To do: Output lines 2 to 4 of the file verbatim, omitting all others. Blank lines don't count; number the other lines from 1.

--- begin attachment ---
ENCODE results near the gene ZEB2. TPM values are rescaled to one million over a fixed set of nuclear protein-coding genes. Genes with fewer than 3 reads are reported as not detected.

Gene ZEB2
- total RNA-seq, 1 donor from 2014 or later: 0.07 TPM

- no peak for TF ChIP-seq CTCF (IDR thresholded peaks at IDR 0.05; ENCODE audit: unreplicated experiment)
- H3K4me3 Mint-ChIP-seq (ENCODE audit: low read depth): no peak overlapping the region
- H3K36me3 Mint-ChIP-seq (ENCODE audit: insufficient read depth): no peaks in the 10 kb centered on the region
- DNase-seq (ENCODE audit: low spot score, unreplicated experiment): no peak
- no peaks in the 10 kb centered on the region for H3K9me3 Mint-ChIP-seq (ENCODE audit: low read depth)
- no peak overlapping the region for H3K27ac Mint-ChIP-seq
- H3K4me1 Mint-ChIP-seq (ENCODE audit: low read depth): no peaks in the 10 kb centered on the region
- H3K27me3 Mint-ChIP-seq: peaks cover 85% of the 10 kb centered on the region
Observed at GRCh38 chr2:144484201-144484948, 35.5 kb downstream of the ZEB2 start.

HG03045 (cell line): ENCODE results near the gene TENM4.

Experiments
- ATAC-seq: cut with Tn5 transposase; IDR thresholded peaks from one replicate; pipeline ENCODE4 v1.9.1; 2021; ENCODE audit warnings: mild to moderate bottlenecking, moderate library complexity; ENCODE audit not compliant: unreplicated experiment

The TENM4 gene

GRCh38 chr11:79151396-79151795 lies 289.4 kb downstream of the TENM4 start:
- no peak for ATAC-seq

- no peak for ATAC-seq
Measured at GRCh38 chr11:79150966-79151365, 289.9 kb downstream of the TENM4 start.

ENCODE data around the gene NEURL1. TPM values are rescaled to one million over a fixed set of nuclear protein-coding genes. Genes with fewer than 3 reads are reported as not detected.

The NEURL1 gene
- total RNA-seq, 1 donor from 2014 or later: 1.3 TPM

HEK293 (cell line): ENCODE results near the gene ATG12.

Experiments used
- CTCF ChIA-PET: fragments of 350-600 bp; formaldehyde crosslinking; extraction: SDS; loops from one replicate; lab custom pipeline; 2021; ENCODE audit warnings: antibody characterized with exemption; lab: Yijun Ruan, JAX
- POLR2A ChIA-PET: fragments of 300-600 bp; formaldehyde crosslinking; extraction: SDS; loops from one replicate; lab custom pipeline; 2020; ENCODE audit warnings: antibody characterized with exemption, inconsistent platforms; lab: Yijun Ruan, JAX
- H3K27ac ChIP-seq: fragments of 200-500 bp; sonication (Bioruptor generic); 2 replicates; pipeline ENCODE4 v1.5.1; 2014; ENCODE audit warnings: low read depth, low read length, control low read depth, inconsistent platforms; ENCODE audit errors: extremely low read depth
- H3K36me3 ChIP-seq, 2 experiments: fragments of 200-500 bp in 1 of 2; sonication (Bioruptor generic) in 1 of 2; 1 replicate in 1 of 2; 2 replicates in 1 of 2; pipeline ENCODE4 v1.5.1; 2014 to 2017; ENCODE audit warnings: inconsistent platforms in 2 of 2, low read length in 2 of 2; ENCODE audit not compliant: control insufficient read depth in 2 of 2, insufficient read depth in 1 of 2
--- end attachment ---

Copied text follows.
Gene ZEB2
- total RNA-seq, 1 donor from 2014 or later: 0.07 TPM

- no peak for TF ChIP-seq CTCF (IDR thresholded peaks at IDR 0.05; ENCODE audit: unreplicated experiment)